Internal Wall Insulation
The best way to improve the energy efficiency of your home’s solid (non-cavity) walls is by adding solid wall insulation. There are two ways to insulate a solid wall:
- Internal wall insulation.
- External wall insulation.
With internal wall insulation, installers add insulation to the inside of your exterior walls. So, if external wall insulation is like putting a jacket on your property, internal wall insulation is more like putting on a thick vest.
How to insulate internal walls
There are several options when considering how to insulate an internal wall. Each method varies in terms of cost and effectiveness.
To find out how effective the insulation is likely to be, you can check its U-value. U-values measure how easily heat passes through a material. The lower the U-value of the insulation, the more effectively it keeps heat inside your home. As a result, in terms of cost, you can expect the price to go up as the U-value goes down.
These are rigid boards that come in different materials and thicknesses. It’s a little like fixing large tiles to your walls. Some types of board already have a plasterboard layer attached, so there’s no need to plaster over the top.
External wall insulation fixings secure the insulation in place. The installer fixes the insulation to the wall with a series of battens (frames), an adhesive, or a combination of the two.
This is essentially thermal wallpaper, which you buy in rolls and hang like normal wallpaper. Although it probably won’t keep the heat in as well as other types of insulation, it is something you may be able to install yourself if you’re handy around the home.
This is plaster with insulation mixed in. It’s often clay or lime-based, and the insulating material is cork. As with other plasters, you mix insulated plaster with water and apply it to the walls.
Breathable internal wall insulation
However you choose to insulate your internal walls, it’s important to make sure that the method and materials don’t cause damp or mould issues.
If you’re insulating an historic building, the materials you use should be ‘moisture open’. This helps avoid problems with damp because the insulation lets moisture pass through the wall.
Additionally, you may also need to install extra ventilation so that moisture doesn’t build up indoors.
Internal wall insulation grants
Although generally cheaper than external wall insulation, internal wall insulation can still cost between £5,000 and £12,000.
The Home Energy Scotland Grant offers up to £7,500 of grant funding for internal wall insulation. An optional extra £2,500 is available as an interest-free loan.
To find out more about the Home Energy Scotland Grant, call free on 0808 808 2282 to speak to an energy advisor.
Internal wall insulation is also one of the measures offered through several Energy Efficient Scotland: Area Based Schemes (EES: ABS). EES: ABS use Scottish Government funding to improve the energy efficiency of homes. Since the the government funds these schemes, the internal wall insulation is free, or heavily discounted.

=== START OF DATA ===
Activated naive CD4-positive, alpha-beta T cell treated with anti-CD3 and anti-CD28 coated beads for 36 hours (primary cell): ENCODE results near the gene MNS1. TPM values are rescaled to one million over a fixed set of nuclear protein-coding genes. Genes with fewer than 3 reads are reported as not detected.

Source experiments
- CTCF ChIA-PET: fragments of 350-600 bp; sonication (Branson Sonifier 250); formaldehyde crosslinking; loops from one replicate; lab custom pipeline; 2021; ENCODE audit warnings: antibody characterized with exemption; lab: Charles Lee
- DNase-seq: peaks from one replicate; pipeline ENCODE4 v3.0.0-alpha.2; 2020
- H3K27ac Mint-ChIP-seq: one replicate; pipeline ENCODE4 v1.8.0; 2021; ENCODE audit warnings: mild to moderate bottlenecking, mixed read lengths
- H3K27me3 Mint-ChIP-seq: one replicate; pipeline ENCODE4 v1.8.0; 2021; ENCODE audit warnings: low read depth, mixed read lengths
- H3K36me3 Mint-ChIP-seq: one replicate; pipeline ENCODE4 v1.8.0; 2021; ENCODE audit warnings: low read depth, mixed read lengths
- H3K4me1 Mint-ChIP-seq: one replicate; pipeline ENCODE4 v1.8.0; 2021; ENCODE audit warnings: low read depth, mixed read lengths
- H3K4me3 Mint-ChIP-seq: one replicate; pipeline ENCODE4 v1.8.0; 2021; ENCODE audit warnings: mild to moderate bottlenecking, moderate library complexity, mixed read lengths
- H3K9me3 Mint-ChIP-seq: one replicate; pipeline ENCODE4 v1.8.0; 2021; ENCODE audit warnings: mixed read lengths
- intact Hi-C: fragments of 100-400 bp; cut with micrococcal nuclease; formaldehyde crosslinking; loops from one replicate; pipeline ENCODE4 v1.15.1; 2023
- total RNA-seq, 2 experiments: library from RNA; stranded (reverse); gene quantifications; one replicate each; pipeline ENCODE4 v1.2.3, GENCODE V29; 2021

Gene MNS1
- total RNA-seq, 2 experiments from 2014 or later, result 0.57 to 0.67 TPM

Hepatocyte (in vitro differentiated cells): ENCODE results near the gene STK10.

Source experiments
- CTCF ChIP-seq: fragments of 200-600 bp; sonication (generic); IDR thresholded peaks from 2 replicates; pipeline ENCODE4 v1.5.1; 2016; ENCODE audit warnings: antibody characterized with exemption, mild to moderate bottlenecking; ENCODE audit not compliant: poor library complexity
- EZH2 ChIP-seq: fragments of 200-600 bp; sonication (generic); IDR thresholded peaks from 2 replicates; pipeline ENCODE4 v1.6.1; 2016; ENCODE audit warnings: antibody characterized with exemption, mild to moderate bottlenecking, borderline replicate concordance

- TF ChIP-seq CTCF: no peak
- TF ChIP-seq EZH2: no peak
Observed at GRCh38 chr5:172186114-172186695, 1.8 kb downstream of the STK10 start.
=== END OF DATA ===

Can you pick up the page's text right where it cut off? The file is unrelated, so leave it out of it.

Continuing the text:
To see if EES: ABS for internal wall insulation is available in your area, contact your local council.
Internal Wall Insulation FAQs
This will depend on what method you use. For example, flexible Thermal Lining is not very disruptive as it’s essentially wallpapering. On the other hand, any method that involves plastering will mean that some dust is produced, whilst any method that involves drilling creates noise. With this in mind, a reputable installer will try to minimise disruption. For example, all rooms should be sheeted up properly to protect them against dust.
How long the install takes depends on the size of the property. A typical timeframe is three to five days.
It is also important to note that certain methods of internal wall insulation will make your rooms smaller by a few centimetres. With dry lining and insulation boards, the walls will protrude a little further into the room. Skirting boards, cupboards and radiators will have to be removed and refitted as part of the process.
Yes. Internal wall insulation is fitted to the inside of your property. As a result, there’s no need to insulate the whole block as there is with external wall insulation, or all the flats above and below you, as there is with cavity wall insulation.
Again, this will depend on the method used, as well as the size of your property. For example, dry lining or adding insulation boards to a three-bed semi-detached house typically costs around £8,500.
Changeworks delivers Home Energy Scotland in the south east and Highlands and Islands on behalf of the Scottish Government and Energy Saving Trust.
As well as providing free, impartial expert advice to thousands of people every month to help them to keep warm in their homes for less, they identify funding opportunities for households seeking to install energy efficiency measures.
For more information, give Home Energy Scotland a call on 0808 808 2282 or email and the team will be happy to help you.